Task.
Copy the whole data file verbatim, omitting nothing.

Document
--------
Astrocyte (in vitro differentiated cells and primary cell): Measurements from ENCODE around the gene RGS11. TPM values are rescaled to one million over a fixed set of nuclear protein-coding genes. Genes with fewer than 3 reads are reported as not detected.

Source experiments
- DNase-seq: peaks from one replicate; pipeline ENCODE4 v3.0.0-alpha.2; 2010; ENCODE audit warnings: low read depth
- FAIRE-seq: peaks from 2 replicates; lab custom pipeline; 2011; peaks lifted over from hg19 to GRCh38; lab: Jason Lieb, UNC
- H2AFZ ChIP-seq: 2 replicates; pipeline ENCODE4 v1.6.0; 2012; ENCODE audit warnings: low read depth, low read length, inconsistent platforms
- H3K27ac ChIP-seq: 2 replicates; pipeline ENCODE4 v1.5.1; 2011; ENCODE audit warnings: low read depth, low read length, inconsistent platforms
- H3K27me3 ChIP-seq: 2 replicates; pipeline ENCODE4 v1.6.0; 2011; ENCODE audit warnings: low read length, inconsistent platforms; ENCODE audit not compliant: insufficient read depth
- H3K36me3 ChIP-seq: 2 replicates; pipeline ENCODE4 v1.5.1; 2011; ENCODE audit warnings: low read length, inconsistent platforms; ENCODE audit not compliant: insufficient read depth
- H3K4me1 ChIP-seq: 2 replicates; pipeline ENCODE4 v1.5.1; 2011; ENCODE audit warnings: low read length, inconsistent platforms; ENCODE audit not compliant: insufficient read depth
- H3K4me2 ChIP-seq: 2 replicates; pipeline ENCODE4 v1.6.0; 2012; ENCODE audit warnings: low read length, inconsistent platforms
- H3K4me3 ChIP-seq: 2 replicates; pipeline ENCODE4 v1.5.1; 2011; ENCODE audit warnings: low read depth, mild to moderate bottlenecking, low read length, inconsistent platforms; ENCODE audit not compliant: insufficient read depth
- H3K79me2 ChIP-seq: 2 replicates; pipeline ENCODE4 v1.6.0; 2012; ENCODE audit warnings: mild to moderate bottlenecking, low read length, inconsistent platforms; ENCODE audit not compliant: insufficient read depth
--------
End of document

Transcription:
Astrocyte (in vitro differentiated cells and primary cell): Measurements from ENCODE around the gene RGS11. TPM values are rescaled to one million over a fixed set of nuclear protein-coding genes. Genes with fewer than 3 reads are reported as not detected.

Source experiments
- DNase-seq: peaks from one replicate; pipeline ENCODE4 v3.0.0-alpha.2; 2010; ENCODE audit warnings: low read depth
- FAIRE-seq: peaks from 2 replicates; lab custom pipeline; 2011; peaks lifted over from hg19 to GRCh38; lab: Jason Lieb, UNC
- H2AFZ ChIP-seq: 2 replicates; pipeline ENCODE4 v1.6.0; 2012; ENCODE audit warnings: low read depth, low read length, inconsistent platforms
- H3K27ac ChIP-seq: 2 replicates; pipeline ENCODE4 v1.5.1; 2011; ENCODE audit warnings: low read depth, low read length, inconsistent platforms
- H3K27me3 ChIP-seq: 2 replicates; pipeline ENCODE4 v1.6.0; 2011; ENCODE audit warnings: low read length, inconsistent platforms; ENCODE audit not compliant: insufficient read depth
- H3K36me3 ChIP-seq: 2 replicates; pipeline ENCODE4 v1.5.1; 2011; ENCODE audit warnings: low read length, inconsistent platforms; ENCODE audit not compliant: insufficient read depth
- H3K4me1 ChIP-seq: 2 replicates; pipeline ENCODE4 v1.5.1; 2011; ENCODE audit warnings: low read length, inconsistent platforms; ENCODE audit not compliant: insufficient read depth
- H3K4me2 ChIP-seq: 2 replicates; pipeline ENCODE4 v1.6.0; 2012; ENCODE audit warnings: low read length, inconsistent platforms
- H3K4me3 ChIP-seq: 2 replicates; pipeline ENCODE4 v1.5.1; 2011; ENCODE audit warnings: low read depth, mild to moderate bottlenecking, low read length, inconsistent platforms; ENCODE audit not compliant: insufficient read depth
- H3K79me2 ChIP-seq: 2 replicates; pipeline ENCODE4 v1.6.0; 2012; ENCODE audit warnings: mild to moderate bottlenecking, low read length, inconsistent platforms; ENCODE audit not compliant: insufficient read depth